Apple Computer has released a minor upgrade to its market-leading iTunes digital music jukebox that adds the ability to subscribe to radio-like audio recordings called podcasts. The company also terminated its iPod photo product line and lowered prices on some iPods.
"Podcasting is the next generation of radio," Apple CEO Steve Jobs said. "Users can now subscribe to over 3000 free podcasts and have each new episode automatically delivered over the Internet to their computer and iPod." Until Apple integrated podcast support into iTunes, subscribing to these audio recordings was difficult and required third-party software or add-ins.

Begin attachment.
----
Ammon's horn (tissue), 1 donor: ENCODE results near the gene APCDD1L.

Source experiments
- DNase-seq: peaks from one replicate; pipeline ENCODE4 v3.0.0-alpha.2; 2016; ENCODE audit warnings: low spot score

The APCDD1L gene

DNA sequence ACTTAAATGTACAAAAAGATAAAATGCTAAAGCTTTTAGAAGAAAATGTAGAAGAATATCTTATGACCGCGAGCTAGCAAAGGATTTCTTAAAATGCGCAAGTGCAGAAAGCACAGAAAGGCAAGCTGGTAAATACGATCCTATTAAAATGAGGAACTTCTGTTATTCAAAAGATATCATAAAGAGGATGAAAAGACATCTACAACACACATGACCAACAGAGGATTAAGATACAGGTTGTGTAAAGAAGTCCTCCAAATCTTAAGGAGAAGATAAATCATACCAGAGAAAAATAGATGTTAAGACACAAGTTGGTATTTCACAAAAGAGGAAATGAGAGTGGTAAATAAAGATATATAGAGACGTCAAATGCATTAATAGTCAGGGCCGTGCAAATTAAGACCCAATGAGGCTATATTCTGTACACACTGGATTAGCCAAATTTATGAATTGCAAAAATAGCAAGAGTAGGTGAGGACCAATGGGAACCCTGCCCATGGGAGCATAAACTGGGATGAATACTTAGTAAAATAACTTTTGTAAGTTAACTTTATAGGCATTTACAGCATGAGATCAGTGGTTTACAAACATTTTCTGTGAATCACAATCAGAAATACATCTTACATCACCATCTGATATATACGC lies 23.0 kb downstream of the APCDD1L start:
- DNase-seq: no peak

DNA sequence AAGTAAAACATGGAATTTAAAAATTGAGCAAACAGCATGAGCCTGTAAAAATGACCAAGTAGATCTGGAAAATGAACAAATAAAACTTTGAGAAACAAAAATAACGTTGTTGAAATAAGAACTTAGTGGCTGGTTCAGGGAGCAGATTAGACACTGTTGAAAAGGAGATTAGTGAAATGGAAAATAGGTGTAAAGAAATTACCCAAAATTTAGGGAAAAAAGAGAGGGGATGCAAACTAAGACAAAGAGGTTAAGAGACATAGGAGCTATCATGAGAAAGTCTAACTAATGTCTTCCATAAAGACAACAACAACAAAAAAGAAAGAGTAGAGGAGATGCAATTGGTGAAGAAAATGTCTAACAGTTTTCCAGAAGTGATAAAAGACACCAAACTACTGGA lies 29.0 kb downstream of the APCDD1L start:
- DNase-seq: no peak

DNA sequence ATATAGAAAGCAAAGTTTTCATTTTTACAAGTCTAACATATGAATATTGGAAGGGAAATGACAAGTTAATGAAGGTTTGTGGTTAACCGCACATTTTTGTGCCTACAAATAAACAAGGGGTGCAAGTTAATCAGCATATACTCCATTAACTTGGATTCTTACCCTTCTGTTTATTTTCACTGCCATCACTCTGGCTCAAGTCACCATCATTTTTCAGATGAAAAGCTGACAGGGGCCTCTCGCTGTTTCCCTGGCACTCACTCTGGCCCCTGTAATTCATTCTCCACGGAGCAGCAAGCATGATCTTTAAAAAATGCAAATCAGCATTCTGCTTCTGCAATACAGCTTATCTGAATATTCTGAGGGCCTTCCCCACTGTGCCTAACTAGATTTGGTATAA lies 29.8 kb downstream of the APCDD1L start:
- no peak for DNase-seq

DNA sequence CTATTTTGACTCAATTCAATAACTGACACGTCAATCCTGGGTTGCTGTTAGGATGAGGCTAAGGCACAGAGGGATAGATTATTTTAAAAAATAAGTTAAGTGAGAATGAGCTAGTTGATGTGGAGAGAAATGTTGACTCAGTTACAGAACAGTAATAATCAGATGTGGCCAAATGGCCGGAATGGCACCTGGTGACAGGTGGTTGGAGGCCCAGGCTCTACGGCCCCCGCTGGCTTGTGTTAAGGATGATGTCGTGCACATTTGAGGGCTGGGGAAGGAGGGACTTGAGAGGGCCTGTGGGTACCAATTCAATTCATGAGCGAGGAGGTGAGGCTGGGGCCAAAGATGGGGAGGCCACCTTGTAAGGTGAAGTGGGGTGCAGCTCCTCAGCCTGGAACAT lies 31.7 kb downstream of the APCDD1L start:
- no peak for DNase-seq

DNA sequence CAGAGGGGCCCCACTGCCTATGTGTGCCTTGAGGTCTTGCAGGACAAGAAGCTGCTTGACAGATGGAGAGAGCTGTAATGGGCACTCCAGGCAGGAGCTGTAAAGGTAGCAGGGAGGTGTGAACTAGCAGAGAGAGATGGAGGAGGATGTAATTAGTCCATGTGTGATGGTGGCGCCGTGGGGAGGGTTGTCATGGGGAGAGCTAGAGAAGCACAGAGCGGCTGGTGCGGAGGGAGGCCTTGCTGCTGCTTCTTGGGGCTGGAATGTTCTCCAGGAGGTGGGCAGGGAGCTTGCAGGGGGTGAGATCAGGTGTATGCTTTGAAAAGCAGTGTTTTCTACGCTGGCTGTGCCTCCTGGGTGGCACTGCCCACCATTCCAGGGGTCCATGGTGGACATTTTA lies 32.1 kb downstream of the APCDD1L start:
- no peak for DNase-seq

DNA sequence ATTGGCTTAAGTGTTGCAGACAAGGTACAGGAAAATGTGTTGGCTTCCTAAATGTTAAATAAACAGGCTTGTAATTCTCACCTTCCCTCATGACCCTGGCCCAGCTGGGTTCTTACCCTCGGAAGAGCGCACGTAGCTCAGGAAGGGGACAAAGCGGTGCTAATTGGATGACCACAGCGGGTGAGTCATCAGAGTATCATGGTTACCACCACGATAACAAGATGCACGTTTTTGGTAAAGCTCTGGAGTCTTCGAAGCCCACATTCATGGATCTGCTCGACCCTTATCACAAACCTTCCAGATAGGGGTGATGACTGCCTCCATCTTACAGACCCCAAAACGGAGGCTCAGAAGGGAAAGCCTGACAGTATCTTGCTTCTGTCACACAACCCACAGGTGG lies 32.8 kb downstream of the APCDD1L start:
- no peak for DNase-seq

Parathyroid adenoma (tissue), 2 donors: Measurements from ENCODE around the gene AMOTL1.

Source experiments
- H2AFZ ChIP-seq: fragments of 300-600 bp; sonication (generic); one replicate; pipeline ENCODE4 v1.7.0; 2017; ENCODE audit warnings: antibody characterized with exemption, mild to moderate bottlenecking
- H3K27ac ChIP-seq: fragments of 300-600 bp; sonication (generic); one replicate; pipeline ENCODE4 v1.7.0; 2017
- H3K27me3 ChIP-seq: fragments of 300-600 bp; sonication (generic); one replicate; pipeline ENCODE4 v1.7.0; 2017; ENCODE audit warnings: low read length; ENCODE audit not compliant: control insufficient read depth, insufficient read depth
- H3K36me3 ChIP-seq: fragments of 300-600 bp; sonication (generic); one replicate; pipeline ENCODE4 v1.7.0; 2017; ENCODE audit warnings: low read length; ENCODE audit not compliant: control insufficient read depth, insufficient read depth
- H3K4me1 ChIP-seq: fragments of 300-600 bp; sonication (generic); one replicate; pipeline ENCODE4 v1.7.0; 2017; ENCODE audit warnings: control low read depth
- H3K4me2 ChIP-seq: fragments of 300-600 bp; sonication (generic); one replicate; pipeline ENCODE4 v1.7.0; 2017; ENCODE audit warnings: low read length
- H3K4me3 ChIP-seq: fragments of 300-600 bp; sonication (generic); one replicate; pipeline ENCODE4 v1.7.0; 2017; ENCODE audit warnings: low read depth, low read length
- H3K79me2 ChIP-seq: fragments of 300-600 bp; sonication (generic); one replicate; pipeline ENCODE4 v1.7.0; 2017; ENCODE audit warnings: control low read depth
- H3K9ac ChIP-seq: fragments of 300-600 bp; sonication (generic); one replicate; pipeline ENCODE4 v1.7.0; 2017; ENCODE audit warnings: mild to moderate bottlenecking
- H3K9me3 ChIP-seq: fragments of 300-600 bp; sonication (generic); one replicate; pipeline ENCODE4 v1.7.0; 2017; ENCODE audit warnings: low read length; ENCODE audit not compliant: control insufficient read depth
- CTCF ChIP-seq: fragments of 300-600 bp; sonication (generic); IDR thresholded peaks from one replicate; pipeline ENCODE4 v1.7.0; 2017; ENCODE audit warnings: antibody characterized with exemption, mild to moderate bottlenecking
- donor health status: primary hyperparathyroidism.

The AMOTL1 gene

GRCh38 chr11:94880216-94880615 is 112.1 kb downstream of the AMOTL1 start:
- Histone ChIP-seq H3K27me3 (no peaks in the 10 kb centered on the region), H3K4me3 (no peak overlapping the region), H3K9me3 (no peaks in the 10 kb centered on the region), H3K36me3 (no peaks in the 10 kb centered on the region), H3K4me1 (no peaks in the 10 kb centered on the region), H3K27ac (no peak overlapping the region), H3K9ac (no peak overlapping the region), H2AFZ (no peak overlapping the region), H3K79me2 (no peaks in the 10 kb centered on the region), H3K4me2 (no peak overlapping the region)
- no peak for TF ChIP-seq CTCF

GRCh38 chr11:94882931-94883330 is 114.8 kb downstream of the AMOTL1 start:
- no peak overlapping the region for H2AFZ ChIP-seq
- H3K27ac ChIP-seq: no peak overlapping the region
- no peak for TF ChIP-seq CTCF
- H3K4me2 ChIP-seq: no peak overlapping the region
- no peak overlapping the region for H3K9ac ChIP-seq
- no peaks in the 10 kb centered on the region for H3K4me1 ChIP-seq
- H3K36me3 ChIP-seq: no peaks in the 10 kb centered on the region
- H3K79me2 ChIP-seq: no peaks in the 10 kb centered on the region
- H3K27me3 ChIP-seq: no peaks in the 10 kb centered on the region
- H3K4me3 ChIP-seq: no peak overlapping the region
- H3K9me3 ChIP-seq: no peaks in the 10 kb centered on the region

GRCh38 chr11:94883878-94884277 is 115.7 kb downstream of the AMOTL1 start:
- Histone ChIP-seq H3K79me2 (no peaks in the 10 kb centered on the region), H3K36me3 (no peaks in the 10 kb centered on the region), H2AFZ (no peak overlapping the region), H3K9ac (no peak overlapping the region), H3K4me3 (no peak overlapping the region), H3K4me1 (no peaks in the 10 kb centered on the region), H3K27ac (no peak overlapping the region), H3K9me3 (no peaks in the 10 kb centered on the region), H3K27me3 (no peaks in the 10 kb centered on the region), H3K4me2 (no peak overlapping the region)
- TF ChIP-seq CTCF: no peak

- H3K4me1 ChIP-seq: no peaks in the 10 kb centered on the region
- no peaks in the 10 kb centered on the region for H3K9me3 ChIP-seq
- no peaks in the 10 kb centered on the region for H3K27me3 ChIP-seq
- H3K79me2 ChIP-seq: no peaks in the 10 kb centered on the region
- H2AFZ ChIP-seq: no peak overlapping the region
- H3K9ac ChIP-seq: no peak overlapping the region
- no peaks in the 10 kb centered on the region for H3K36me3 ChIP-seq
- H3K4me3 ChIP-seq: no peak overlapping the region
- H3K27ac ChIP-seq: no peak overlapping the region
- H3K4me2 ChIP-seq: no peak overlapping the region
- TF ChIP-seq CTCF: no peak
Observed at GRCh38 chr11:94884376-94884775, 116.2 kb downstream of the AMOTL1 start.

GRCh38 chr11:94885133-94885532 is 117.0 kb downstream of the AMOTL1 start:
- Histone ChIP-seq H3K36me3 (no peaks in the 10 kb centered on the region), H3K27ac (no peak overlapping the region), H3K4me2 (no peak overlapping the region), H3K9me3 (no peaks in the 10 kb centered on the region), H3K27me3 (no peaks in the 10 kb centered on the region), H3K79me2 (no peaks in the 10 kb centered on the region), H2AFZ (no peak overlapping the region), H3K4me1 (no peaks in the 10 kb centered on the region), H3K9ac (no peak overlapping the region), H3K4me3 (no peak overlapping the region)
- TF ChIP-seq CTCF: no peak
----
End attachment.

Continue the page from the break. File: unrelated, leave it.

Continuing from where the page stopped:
By making podcasting an integrated part of iTunes, which is free, Apple hopes to take the technology mainstream. It's unclear, however, how much demand exists for this kind of thing: On Apple's top podcast list, for example, four of the top ten podcasts are for niche, technology-oriented blogs, which speaks volumes about the nascent nature of podcasts. (Check out Windows IT Pro's recent foray into podcasting--an overview of some of the products that won awards at TechEd US 2005 by Paul Robichaux--at the URL below.)
As for its iPod line, Apple made two key moves yesterday. First, it canceled its poorly selling and overly expensive iPod photo line and moved its color screen and photo slide show capabilities to the mainstream iPods. Apple now has two iPod models: a 20GB unit for $299 and a 60GB unit that sells for $399. Apple also reduced the prices of two iPod models. The black U2 iPod Special Edition now costs just $329, a $30 premium over the regular 20GB iPod, and now includes that device's color and photo features as well. The company also reduced the price of the 1GB iPod shuffle from $149 to $129.